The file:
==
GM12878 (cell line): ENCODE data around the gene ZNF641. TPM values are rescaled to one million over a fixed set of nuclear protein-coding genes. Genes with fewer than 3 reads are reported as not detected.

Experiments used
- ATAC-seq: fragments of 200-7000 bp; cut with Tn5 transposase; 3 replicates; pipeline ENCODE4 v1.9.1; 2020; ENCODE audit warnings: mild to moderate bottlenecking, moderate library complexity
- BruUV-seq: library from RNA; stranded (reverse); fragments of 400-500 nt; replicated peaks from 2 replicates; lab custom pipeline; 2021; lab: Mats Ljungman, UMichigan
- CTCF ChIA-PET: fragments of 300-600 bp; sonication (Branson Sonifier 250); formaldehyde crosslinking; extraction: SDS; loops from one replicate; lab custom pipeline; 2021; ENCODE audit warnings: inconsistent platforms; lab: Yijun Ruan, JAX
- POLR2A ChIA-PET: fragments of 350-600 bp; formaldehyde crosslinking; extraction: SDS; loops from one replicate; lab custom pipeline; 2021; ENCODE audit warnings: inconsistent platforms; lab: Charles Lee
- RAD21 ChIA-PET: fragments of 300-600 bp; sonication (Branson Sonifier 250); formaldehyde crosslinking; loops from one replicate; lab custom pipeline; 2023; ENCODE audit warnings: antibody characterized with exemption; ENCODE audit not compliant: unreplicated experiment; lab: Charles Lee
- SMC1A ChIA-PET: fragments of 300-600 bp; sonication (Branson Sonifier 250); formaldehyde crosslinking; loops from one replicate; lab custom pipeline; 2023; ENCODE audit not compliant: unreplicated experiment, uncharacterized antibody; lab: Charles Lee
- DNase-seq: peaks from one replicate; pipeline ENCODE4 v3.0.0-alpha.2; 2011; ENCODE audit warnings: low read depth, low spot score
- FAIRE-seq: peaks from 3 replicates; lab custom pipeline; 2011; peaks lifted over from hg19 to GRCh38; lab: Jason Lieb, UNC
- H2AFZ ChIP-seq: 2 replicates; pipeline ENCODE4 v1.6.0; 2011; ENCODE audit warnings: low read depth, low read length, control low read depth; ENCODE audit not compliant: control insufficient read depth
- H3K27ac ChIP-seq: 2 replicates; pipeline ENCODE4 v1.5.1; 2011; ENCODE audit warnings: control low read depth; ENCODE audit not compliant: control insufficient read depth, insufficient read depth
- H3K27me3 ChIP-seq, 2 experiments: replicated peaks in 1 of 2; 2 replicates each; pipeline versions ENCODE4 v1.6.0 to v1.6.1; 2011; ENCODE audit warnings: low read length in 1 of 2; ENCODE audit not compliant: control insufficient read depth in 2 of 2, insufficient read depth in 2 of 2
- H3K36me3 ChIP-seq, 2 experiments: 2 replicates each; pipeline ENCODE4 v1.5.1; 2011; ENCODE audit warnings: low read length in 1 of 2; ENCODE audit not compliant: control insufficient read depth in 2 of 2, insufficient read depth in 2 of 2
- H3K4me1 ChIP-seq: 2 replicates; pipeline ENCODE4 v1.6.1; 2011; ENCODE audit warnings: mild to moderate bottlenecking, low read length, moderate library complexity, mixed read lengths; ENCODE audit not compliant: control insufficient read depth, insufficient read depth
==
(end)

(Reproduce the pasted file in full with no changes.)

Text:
GM12878 (cell line): ENCODE data around the gene ZNF641. TPM values are rescaled to one million over a fixed set of nuclear protein-coding genes. Genes with fewer than 3 reads are reported as not detected.

Experiments used
- ATAC-seq: fragments of 200-7000 bp; cut with Tn5 transposase; 3 replicates; pipeline ENCODE4 v1.9.1; 2020; ENCODE audit warnings: mild to moderate bottlenecking, moderate library complexity
- BruUV-seq: library from RNA; stranded (reverse); fragments of 400-500 nt; replicated peaks from 2 replicates; lab custom pipeline; 2021; lab: Mats Ljungman, UMichigan
- CTCF ChIA-PET: fragments of 300-600 bp; sonication (Branson Sonifier 250); formaldehyde crosslinking; extraction: SDS; loops from one replicate; lab custom pipeline; 2021; ENCODE audit warnings: inconsistent platforms; lab: Yijun Ruan, JAX
- POLR2A ChIA-PET: fragments of 350-600 bp; formaldehyde crosslinking; extraction: SDS; loops from one replicate; lab custom pipeline; 2021; ENCODE audit warnings: inconsistent platforms; lab: Charles Lee
- RAD21 ChIA-PET: fragments of 300-600 bp; sonication (Branson Sonifier 250); formaldehyde crosslinking; loops from one replicate; lab custom pipeline; 2023; ENCODE audit warnings: antibody characterized with exemption; ENCODE audit not compliant: unreplicated experiment; lab: Charles Lee
- SMC1A ChIA-PET: fragments of 300-600 bp; sonication (Branson Sonifier 250); formaldehyde crosslinking; loops from one replicate; lab custom pipeline; 2023; ENCODE audit not compliant: unreplicated experiment, uncharacterized antibody; lab: Charles Lee
- DNase-seq: peaks from one replicate; pipeline ENCODE4 v3.0.0-alpha.2; 2011; ENCODE audit warnings: low read depth, low spot score
- FAIRE-seq: peaks from 3 replicates; lab custom pipeline; 2011; peaks lifted over from hg19 to GRCh38; lab: Jason Lieb, UNC
- H2AFZ ChIP-seq: 2 replicates; pipeline ENCODE4 v1.6.0; 2011; ENCODE audit warnings: low read depth, low read length, control low read depth; ENCODE audit not compliant: control insufficient read depth
- H3K27ac ChIP-seq: 2 replicates; pipeline ENCODE4 v1.5.1; 2011; ENCODE audit warnings: control low read depth; ENCODE audit not compliant: control insufficient read depth, insufficient read depth
- H3K27me3 ChIP-seq, 2 experiments: replicated peaks in 1 of 2; 2 replicates each; pipeline versions ENCODE4 v1.6.0 to v1.6.1; 2011; ENCODE audit warnings: low read length in 1 of 2; ENCODE audit not compliant: control insufficient read depth in 2 of 2, insufficient read depth in 2 of 2
- H3K36me3 ChIP-seq, 2 experiments: 2 replicates each; pipeline ENCODE4 v1.5.1; 2011; ENCODE audit warnings: low read length in 1 of 2; ENCODE audit not compliant: control insufficient read depth in 2 of 2, insufficient read depth in 2 of 2
- H3K4me1 ChIP-seq: 2 replicates; pipeline ENCODE4 v1.6.1; 2011; ENCODE audit warnings: mild to moderate bottlenecking, low read length, moderate library complexity, mixed read lengths; ENCODE audit not compliant: control insufficient read depth, insufficient read depth